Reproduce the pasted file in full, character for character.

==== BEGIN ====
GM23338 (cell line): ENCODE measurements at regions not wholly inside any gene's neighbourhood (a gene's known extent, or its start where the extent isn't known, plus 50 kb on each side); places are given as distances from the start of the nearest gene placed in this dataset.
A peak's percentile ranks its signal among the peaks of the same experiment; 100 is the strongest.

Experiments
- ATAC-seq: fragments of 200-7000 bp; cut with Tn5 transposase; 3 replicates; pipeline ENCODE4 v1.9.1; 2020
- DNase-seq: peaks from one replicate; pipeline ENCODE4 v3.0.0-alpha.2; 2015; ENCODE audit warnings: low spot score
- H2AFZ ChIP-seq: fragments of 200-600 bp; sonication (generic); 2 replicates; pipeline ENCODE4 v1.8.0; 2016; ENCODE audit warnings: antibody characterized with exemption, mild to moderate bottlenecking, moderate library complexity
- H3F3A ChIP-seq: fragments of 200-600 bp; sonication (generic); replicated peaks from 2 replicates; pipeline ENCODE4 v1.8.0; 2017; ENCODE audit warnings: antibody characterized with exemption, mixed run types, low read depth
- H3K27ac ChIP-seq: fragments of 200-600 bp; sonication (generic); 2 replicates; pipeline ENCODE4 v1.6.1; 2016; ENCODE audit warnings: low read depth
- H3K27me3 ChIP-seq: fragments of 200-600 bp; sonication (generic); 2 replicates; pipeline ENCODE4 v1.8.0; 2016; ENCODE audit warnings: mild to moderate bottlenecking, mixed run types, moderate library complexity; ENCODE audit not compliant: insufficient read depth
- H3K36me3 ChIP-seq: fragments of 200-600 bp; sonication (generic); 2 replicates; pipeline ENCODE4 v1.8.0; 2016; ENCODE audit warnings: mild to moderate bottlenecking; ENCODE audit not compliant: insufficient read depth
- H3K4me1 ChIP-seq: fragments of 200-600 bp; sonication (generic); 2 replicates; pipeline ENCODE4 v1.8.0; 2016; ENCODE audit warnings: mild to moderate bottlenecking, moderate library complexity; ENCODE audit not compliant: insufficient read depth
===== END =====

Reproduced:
GM23338 (cell line): ENCODE measurements at regions not wholly inside any gene's neighbourhood (a gene's known extent, or its start where the extent isn't known, plus 50 kb on each side); places are given as distances from the start of the nearest gene placed in this dataset.
A peak's percentile ranks its signal among the peaks of the same experiment; 100 is the strongest.

Experiments
- ATAC-seq: fragments of 200-7000 bp; cut with Tn5 transposase; 3 replicates; pipeline ENCODE4 v1.9.1; 2020
- DNase-seq: peaks from one replicate; pipeline ENCODE4 v3.0.0-alpha.2; 2015; ENCODE audit warnings: low spot score
- H2AFZ ChIP-seq: fragments of 200-600 bp; sonication (generic); 2 replicates; pipeline ENCODE4 v1.8.0; 2016; ENCODE audit warnings: antibody characterized with exemption, mild to moderate bottlenecking, moderate library complexity
- H3F3A ChIP-seq: fragments of 200-600 bp; sonication (generic); replicated peaks from 2 replicates; pipeline ENCODE4 v1.8.0; 2017; ENCODE audit warnings: antibody characterized with exemption, mixed run types, low read depth
- H3K27ac ChIP-seq: fragments of 200-600 bp; sonication (generic); 2 replicates; pipeline ENCODE4 v1.6.1; 2016; ENCODE audit warnings: low read depth
- H3K27me3 ChIP-seq: fragments of 200-600 bp; sonication (generic); 2 replicates; pipeline ENCODE4 v1.8.0; 2016; ENCODE audit warnings: mild to moderate bottlenecking, mixed run types, moderate library complexity; ENCODE audit not compliant: insufficient read depth
- H3K36me3 ChIP-seq: fragments of 200-600 bp; sonication (generic); 2 replicates; pipeline ENCODE4 v1.8.0; 2016; ENCODE audit warnings: mild to moderate bottlenecking; ENCODE audit not compliant: insufficient read depth
- H3K4me1 ChIP-seq: fragments of 200-600 bp; sonication (generic); 2 replicates; pipeline ENCODE4 v1.8.0; 2016; ENCODE audit warnings: mild to moderate bottlenecking, moderate library complexity; ENCODE audit not compliant: insufficient read depth